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Jesús Carmona, dancer and choreographer at the MUN: "In 'Baile de bestias' is my greatest truth and I go to extremes physically and emotionally".

FotoMANUELCASTELLS/Dancer and choreographer Jesús Carmona, winner of the award Benois de la Danse, at the MUN.

09 | 11 | 2021

The inner beasts come up this Thursday, at 7:30 pm, to the boards of the Museum of Navarra University by the hand of Jesus Carmona (Barcelona, 1985). The award Benois de la Danse to the best dancer and award Nacional de Danza - Creación 2020 premieres in Museum in Dance his show Dance of beastsThe show, a proposal that, in his words, opens the doors to a "dreamlike world" that springs from "a very tangible reality". On this path he is accompanied on stage by Manu Masaedo, singer and multi-instrumentalist. Tickets are still on sale (26, 24 and 22 euros).

In his presentation, the artist has explained that this work arises from an inner exploration, made from a deep honesty: "This is my greatest truth. I have discovered a movement, a truth in me, that I was afraid to express before. I need to go to the extreme physically and emotionally and I do it in this show. I need to get into that beast, let it scratch me and make me bring out everything inside me". In it "primal feelings that every human being has, emotions, feelings and circumstances that we have gone through, we have not been able to overcome and we tend to push them down so they do not bother us on a daily basis". 

Although each person can identify their own demons on stage, Carmona said that one of the beasts he has identified is "masculinity, the prototypes and stereotypes we have, with which 99.9% of me do not feel identified. It has nothing to do with your sexual tendency but with how you see yourself as a man. It means breaking with all those chains that society, the heteropatriarchy and machismo have put on us like a heavy backpack".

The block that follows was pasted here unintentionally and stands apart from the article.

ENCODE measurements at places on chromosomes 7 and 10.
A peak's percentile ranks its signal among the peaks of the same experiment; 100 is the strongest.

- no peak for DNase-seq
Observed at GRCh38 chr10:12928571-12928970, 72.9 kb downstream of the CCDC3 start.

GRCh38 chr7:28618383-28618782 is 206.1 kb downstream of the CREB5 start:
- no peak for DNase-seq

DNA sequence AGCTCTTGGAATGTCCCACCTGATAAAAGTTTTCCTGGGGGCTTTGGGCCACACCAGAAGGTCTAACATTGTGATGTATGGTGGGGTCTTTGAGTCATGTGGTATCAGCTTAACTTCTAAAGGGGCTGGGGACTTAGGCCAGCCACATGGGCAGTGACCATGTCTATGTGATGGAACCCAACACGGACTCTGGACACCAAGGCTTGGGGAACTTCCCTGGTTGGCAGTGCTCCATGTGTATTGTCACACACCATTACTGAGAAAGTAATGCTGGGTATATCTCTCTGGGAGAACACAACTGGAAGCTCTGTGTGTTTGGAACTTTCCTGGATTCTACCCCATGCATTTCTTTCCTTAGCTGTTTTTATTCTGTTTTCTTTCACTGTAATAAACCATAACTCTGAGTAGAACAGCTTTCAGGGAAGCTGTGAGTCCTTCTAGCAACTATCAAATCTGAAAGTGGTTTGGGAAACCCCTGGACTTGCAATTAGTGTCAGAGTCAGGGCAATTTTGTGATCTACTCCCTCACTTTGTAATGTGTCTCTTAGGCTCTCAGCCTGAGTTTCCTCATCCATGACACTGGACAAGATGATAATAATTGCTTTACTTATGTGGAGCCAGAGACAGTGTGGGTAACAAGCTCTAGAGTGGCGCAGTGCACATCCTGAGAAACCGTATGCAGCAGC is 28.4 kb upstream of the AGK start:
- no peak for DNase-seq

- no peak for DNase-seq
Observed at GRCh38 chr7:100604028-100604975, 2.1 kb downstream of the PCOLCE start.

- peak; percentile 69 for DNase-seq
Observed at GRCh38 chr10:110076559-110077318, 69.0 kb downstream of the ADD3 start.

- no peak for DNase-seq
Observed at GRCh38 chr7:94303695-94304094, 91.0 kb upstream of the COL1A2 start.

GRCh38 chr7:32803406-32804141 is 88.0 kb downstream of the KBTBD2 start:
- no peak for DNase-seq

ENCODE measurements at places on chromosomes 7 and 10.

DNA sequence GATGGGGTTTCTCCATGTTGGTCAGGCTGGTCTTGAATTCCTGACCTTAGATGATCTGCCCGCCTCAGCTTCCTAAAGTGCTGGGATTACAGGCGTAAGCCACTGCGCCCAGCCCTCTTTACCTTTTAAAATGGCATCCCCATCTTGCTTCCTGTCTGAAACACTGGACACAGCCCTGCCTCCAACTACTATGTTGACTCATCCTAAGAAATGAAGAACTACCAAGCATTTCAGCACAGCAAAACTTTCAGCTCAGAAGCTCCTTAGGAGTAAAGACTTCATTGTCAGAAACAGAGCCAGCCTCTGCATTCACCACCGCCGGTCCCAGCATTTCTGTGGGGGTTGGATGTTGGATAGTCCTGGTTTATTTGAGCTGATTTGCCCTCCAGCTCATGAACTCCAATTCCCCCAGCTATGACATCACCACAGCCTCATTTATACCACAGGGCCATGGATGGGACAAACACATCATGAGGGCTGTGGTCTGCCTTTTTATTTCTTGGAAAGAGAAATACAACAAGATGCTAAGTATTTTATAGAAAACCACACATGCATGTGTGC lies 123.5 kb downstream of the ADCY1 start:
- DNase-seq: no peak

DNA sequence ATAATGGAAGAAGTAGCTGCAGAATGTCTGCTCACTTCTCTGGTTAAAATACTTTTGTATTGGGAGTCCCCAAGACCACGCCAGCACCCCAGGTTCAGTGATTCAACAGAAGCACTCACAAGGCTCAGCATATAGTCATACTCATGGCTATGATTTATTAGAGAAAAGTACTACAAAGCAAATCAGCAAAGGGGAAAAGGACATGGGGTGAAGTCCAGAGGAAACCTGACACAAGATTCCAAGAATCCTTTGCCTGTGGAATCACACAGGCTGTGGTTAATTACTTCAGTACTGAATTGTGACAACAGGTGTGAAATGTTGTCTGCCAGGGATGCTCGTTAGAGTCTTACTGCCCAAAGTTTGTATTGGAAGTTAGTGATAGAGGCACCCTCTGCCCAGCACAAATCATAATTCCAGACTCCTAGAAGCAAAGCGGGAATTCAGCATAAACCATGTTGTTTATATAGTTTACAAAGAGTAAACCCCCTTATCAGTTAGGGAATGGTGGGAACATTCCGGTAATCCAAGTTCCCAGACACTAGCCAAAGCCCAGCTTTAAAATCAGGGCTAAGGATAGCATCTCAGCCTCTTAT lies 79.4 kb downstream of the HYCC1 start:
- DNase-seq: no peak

The artist has also clarified that Baile de bestias "is not a typical flamenco show, although it is the primary language in which Manu and I move. Both he in his music and creations, and I in my dance, have a lot of information from other music and dance, something that has arisen in a very natural and organic way. I feel freer than ever. I didn't want to set any visual or aesthetic stereotype of what a dancer should be". In this sense, freedom is imposed even in that fight against the beasts of each one: "Sometimes this is not pleasant and we come up against very big walls, but I think we manage to break them down".

In the conception of his art there is a growing mestizo spirit: "Traditionalism and avant-garde must coexist. Those of us who work in the avant-garde, in the freedom of movement in an art with so many roots, must know those roots. I come from there. And I have needed to look for my own movement within that art". Thus, he maintains that "being able to bring avant-garde flamenco proposals, from another place, also contributes to the public".

On this occasion he has also collaborated again with the playwright Ferrán Carvajal, a very rich exploration that they have done through self-knowledge: "He has proposed many exercises that we have done through stillness and recognizing your body as a room, rediscovering yourself from the smallest. This has made me reach those beasts. I have had moments of rage and impotence that have been transforming into something very beautiful. The result is like a pearl in the middle of the sea, tiny and beautiful".


Baile de bestias will also be the star of the last session of Thought in DanceThis Friday, at 7 p.m., at the Museum's classroom 2. At meeting, Luis Galván, professor of Theory of Literature at the University of Navarra, will talk with philosopher Ibis Albizu about the topic of the bestiary and emotions in literature and dance to shed light on the aesthetic keys of the latest work of choreographer Jesús Carmona. The entrance is free until fill in capacity prior withdrawal of invitation.